The best improvement so far is my upper leg. Especially my hip area which has gone down heaps. Its softer and smaller in size. My knee cap is also starting to appear again. Improvements are starting to be seen around my knee/ behind my knee and its a bit softer just below my knee. Dr Becker said that my calf and ankle are definitely going to need some more work in the future (which is so great to hear because it gives me direction and the next step in this puzzle!). My calf is kind of hard and my ankle doesnt respond much to MLD or bandaging at the moment, so she believes that a second lymph mode transfer around my ankle or middle calf will improve things greatly. She also said that typically, patients that receive TWO flaps (lymph node transfers) generally do heaps better than with only one (so keep that in mind for yourselves). I was told this before my operation so I knew what to expect.

Sarah Before and 6mths after.jpg

My next step is to have another LymphoMRI (hopefully I set this up for next week) and see how the vessels are growing so far. Dr Becker will be able to see from this MRI if they are still growing or have stopped. They should be still growing, she doesn’t think they have stopped but basically we just need to see how its progressing.

Also, another thing she wants to do to help improve my leg is some general liposuction. Upper leg, on the side of my thigh, which will make it exactly the same size as the good leg again. YEAH! At least this is one area we can say has “come back to normal” in a way. She will do this using a special laser technique that lights up all my lymphatic vessels and nodes in my leg, so that she can avoid damaging or touching these areas.

I told Dr Becker that I had booked a consultation at a special hospital (that has a division for Lymphology) to organise a week long intensive bandaging session. She advised me against going here and gave me the contacts to someone in Italy who is apparently the best person to be treated by. I’ll give them a call tonight and organise a rendezvous. Luckily we live close to the border of Italy so its not far to go.

Voila! Those are all the main points we discussed. It was really important for me to go and see her today because its given me some new direction and a renewed positivity about everything. The last few months have been hard and my ankle/ calf feel terrible- but now I really know what to expect for these areas and know my next plan of attack.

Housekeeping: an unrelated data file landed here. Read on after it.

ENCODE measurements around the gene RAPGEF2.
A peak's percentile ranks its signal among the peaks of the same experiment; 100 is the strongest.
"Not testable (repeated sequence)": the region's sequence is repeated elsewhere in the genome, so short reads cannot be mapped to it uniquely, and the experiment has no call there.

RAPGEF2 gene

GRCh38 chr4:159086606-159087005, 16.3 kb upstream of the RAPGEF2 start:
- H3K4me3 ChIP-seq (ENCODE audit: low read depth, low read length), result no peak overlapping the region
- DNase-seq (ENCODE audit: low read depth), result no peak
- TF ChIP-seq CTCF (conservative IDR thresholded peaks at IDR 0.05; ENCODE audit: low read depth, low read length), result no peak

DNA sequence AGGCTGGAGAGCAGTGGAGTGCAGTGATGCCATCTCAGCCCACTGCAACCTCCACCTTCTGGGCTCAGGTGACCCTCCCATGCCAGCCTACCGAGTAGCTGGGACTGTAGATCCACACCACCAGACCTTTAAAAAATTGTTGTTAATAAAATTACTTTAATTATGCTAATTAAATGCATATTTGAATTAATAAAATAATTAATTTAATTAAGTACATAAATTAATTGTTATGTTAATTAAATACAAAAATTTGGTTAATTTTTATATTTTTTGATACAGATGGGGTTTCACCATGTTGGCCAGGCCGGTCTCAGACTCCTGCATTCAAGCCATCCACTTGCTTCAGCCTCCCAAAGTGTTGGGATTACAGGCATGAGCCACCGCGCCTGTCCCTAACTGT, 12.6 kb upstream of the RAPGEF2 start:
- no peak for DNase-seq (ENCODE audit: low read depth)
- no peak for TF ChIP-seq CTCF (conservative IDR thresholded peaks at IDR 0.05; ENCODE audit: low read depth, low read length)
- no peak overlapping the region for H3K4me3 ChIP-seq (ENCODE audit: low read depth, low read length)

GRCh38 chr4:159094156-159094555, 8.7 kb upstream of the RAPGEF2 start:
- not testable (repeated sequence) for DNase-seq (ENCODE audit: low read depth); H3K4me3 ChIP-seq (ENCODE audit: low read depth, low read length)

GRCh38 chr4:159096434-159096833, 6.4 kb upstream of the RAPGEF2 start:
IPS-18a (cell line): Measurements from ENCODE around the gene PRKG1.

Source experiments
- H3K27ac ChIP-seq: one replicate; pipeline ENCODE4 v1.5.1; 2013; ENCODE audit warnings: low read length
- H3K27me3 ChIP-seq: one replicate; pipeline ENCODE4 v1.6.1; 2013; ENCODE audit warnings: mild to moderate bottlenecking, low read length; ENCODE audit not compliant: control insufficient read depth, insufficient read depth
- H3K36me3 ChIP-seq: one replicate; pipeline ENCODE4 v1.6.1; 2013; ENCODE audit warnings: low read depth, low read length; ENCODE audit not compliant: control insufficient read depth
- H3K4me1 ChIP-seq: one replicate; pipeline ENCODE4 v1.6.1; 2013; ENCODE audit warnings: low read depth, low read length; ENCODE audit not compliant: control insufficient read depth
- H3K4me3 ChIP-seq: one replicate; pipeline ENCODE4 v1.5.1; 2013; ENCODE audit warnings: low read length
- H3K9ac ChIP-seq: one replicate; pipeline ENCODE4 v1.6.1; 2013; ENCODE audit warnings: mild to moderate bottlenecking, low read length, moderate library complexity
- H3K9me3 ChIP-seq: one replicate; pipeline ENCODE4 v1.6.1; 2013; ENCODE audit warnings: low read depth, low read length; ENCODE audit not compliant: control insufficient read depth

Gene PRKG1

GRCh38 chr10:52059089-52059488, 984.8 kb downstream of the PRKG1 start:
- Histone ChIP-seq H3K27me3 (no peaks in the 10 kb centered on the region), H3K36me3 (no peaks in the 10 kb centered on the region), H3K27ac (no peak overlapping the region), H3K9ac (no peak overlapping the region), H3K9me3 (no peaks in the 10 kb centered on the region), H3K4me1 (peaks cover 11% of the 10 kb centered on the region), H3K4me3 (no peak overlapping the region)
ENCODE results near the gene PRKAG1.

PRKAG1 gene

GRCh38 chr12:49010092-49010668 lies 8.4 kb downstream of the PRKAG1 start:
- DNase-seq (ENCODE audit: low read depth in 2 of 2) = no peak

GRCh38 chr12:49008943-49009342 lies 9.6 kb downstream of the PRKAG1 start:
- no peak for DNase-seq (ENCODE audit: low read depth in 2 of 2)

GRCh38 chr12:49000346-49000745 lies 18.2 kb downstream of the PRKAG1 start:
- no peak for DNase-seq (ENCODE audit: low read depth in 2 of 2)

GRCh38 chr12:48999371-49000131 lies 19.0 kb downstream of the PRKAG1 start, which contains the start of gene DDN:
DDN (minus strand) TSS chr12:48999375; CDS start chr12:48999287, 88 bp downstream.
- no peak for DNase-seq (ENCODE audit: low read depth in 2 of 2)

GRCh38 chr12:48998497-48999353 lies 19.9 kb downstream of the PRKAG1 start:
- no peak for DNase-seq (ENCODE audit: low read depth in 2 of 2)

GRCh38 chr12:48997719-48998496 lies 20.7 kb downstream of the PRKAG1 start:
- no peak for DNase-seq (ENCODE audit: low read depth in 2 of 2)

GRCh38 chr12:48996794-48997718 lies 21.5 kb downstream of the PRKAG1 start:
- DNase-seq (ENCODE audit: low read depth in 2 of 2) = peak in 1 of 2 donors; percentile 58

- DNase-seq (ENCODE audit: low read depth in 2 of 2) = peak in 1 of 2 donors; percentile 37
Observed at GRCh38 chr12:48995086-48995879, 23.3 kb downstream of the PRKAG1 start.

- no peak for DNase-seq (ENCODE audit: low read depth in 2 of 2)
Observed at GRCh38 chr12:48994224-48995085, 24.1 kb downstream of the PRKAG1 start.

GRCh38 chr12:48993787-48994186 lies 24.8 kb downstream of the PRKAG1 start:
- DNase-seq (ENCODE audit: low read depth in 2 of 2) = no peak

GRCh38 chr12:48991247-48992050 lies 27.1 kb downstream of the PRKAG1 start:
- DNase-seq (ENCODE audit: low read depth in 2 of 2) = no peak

I’m going to approach my second operation very differently to the first time, because there is NO way I am going to be out of pocket money wise like before. I can’t afford another 20,000 euro operation, hello?!! The next time will be planned properly and insurance is going to pay back a LOT more. You know why? Because I’m going to fight my ass off for it. Others have done it in the USA and won, so why can’t I? Im going to schedule appointments to meet with my insurance company, discuss my case and make sure I have supporting documents from Dr Becker that explain everything in detail– so they can see the problem in its entirety. I will not stop until there is a reasonable coverage and reimbursement of surgery and hospital costs. Trust me, I am a stubborn bitch and won’t stop until I get what I need!

On another note, I was chatting generally to Dr Becker (who is just so fricken nice! How many times have I said this about her?!). I jokingly apologised to her for the influx of emails that carry my name as a referral “Sarah told me to email you about my lymphedema!”… and she laughed and was apologetic saying she is SO busy and just can’t get around to answering all those emails in a timely manner. So if you have emailed Dr Becker and haven’t had a reply, its because she is one busy busy lady. Try again until you reach her, or better yet, call her office and book an appointment to see her.

She also told me a story of how she had a Doctor training with her recently and explained to him that the majority of her patients cry in their first appointment with her. This is because they have been pushed away by countless doctors and specialists and told there “is no hope, you have to live with this, there is no solution,” and finally they discover that YES there is a solution, there is a possibility of improvement, and its extremely emotional for them. This probably sounds familiar to you, right? I know it resonated with me (because I cried AFTER my appointment with her haha).

Never, ever let a specialist tell you that surgery is not an option for your Lymphedema– they don’t know what they are talking about!! Get a real expert opinion, find a surgeon who does this microsurgery and take an appointment to discuss your case with them. Then, get that bad boy fatty leg or arm out in public with your beautiful compression garments on (vomit!)  and spread awareness of our condition.